By ABIGAIL OLAWOYIN & TOLU ABEREOJE
Nollywood actress, Mary Augustine has come a long way to find her place as one of the finest the industry has to offer. Born to Igbo parents from Abakaliki, Ebonyi State, Mary’s charm has found her a place in the Yoruba industry where she’s poised to reign for a long time to come. As our Celebrity, Mary lets it all out on her experience as an Igbo Thespian in the midst of Yoruba actors and why she has remained single, well into her 30s. Hear her out:
What informed your decision to go into acting?
It has been my passion right from childhood. I just love to make people happy, especially my friends. Some of them call me ‘Never a dull moment’ because when I am around I steal all the attention. Because of my talent I was advised to go into acting and so early as a child I joined a drama and cultural group, where I honed my skill as a Thespian. I act in both English and Yoruba-speaking movies but I am more popular for my roles in Yoruba films.
Aren’t you an Igbo woman, why Yoruba films?
Yes, I am from Abakaliki in Ebonyi State. I am the third child of five children of my parents, though both are late now. I grew up in Lagos and I can speak Yoruba fluently. I wasn’t born in Lagos though, I was brought here as a baby of five months old when my dad was tranfered to Lagos from the east. He was a police officer.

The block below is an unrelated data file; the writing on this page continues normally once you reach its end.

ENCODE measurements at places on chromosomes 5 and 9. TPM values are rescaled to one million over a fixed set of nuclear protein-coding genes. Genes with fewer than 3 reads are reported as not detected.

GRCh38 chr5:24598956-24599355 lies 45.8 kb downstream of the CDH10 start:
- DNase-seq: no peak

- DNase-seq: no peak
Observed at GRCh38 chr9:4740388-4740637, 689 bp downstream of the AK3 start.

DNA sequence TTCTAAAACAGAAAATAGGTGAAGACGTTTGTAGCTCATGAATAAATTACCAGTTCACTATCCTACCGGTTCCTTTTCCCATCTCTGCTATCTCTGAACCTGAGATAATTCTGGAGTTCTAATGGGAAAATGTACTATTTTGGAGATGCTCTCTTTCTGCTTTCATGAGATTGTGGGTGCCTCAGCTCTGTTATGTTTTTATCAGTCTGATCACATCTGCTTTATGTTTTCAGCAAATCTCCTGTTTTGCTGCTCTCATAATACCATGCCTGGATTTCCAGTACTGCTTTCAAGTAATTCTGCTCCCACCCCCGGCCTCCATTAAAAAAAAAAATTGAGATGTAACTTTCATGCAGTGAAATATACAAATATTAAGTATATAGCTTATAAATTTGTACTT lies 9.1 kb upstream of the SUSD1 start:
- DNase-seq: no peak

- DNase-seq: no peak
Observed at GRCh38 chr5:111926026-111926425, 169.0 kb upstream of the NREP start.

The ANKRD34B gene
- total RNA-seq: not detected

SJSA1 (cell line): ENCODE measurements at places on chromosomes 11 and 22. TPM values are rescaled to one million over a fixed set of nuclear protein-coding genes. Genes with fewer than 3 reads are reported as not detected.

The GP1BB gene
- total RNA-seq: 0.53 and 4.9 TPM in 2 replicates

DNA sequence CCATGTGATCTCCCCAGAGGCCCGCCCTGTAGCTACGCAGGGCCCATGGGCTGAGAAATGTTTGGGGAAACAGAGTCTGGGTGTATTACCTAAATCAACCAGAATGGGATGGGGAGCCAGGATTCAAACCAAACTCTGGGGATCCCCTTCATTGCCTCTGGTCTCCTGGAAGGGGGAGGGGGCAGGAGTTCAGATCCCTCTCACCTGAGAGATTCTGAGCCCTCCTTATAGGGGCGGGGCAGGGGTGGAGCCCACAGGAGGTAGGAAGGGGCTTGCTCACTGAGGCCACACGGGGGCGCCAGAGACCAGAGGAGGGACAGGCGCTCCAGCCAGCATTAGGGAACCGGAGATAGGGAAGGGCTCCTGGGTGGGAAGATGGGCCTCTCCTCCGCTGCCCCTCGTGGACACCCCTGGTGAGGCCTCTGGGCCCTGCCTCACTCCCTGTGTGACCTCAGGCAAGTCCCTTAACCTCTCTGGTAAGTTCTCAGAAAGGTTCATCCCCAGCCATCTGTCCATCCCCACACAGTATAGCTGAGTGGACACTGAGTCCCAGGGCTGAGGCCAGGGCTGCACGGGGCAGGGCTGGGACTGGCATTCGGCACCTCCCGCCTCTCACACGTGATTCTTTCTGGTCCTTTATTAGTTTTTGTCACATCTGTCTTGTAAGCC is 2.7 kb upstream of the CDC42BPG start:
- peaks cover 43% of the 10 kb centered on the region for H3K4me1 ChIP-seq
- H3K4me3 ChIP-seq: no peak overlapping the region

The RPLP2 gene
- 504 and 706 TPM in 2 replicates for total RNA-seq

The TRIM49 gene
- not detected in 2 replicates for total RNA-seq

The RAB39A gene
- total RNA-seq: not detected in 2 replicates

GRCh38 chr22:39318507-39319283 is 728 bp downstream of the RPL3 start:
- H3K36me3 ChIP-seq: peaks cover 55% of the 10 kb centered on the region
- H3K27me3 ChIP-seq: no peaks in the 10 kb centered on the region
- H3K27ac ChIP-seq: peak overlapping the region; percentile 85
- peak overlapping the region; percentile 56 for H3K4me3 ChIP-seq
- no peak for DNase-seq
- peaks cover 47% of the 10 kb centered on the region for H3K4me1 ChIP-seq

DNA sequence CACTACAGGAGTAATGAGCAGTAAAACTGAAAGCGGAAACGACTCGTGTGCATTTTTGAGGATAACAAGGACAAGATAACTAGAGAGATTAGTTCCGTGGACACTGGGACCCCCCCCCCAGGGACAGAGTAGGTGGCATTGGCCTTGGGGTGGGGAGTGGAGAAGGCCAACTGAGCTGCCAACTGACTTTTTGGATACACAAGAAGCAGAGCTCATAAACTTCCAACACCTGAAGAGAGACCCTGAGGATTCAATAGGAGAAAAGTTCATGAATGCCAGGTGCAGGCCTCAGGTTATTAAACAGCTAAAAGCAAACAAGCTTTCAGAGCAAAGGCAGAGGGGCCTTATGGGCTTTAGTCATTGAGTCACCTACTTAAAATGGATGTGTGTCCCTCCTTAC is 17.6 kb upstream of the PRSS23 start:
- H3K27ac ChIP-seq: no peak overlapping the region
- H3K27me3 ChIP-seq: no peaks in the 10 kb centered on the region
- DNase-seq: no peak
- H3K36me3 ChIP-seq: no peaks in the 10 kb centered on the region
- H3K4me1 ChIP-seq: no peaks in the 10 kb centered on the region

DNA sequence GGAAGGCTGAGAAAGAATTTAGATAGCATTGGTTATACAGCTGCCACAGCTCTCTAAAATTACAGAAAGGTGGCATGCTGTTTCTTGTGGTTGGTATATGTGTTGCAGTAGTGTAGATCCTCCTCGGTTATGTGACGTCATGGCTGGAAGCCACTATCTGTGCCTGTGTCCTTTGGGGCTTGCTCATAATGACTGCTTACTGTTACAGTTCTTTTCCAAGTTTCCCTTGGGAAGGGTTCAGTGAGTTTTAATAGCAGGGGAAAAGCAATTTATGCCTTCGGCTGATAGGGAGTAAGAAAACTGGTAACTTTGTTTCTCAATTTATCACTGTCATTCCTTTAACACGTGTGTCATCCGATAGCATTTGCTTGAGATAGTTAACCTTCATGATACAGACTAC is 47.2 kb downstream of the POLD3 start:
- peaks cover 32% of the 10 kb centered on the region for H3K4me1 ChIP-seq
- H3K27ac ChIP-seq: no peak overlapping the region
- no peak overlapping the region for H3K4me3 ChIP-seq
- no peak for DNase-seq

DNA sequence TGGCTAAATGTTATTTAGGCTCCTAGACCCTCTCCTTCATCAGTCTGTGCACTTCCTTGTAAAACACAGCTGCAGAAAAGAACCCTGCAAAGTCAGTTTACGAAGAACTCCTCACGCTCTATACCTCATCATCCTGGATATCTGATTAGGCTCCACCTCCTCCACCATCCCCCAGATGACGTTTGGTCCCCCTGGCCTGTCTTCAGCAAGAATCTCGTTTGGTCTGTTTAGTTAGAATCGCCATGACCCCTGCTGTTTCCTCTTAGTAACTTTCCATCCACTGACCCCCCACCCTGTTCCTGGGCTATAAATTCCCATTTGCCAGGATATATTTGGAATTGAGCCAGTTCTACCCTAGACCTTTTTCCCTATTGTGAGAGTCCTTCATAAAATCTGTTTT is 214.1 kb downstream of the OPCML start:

How many Yoruba films have you done?
I can’t really count it off my fingers. I have done Oba Asekan Maku, Basira Badia, Boselo Losebo, Return of Jenifa, Omo Eja, Irawo Meji, Ona Lojin Erunibaba, Omo Ghetto, Ojo Ketala and so many others. The English-speaking films I have done include Jenifa’s Diary, Dear Diary, Family, 50, No Where To Be Found, Making Money in Lagidi, Somewhere Down the Lane among many others. Most Yoruba films I have done are very popular, so also are the Engligh-speaking ones.
How would you describe life since you became an actress?
Well, as an upcoming star I will say it has not been easy but with God on my side I know I will scale through. It has also been a bit tasking, from the fans perspective because they have very high expectation of you. To them it doesn’t matter what you have done, they always expect more. Also as a role model they expect you to live up to some standards and this can be such a big pressure, especially when you are not making as much as you are supposed to. This is the reason many actors live a fake life to keep up the image.
Would you say acting has changed anything about your person and your outlook in life?
Not entirely, but I can’t beat my chest that I am the same girl I used to be. Sincerely speaking, acting has really changed me from that shy little lady to a very bold and confident woman.
Has it affected your romantic relationships in any way?